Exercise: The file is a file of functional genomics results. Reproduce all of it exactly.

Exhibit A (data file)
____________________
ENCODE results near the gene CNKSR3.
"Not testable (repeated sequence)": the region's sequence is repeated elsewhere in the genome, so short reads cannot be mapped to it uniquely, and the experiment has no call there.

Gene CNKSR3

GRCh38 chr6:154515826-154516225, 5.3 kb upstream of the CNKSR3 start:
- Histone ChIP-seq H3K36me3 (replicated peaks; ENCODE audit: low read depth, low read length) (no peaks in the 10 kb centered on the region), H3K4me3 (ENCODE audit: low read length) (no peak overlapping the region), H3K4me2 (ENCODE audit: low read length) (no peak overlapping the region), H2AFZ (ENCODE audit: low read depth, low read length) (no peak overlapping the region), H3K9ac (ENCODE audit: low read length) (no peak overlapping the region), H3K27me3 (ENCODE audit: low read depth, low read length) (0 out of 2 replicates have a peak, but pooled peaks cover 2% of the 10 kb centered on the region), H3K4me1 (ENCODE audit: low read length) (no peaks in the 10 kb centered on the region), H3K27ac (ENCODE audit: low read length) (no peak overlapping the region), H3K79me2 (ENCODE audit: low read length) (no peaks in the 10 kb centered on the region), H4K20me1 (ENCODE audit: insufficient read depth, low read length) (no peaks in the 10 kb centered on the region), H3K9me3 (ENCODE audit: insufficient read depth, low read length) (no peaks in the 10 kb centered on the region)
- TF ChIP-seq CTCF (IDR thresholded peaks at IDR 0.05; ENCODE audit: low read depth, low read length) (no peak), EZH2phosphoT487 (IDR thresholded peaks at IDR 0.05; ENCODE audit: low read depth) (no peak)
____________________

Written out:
ENCODE results near the gene CNKSR3.
"Not testable (repeated sequence)": the region's sequence is repeated elsewhere in the genome, so short reads cannot be mapped to it uniquely, and the experiment has no call there.

Gene CNKSR3

GRCh38 chr6:154515826-154516225, 5.3 kb upstream of the CNKSR3 start:
- Histone ChIP-seq H3K36me3 (replicated peaks; ENCODE audit: low read depth, low read length) (no peaks in the 10 kb centered on the region), H3K4me3 (ENCODE audit: low read length) (no peak overlapping the region), H3K4me2 (ENCODE audit: low read length) (no peak overlapping the region), H2AFZ (ENCODE audit: low read depth, low read length) (no peak overlapping the region), H3K9ac (ENCODE audit: low read length) (no peak overlapping the region), H3K27me3 (ENCODE audit: low read depth, low read length) (0 out of 2 replicates have a peak, but pooled peaks cover 2% of the 10 kb centered on the region), H3K4me1 (ENCODE audit: low read length) (no peaks in the 10 kb centered on the region), H3K27ac (ENCODE audit: low read length) (no peak overlapping the region), H3K79me2 (ENCODE audit: low read length) (no peaks in the 10 kb centered on the region), H4K20me1 (ENCODE audit: insufficient read depth, low read length) (no peaks in the 10 kb centered on the region), H3K9me3 (ENCODE audit: insufficient read depth, low read length) (no peaks in the 10 kb centered on the region)
- TF ChIP-seq CTCF (IDR thresholded peaks at IDR 0.05; ENCODE audit: low read depth, low read length) (no peak), EZH2phosphoT487 (IDR thresholded peaks at IDR 0.05; ENCODE audit: low read depth) (no peak)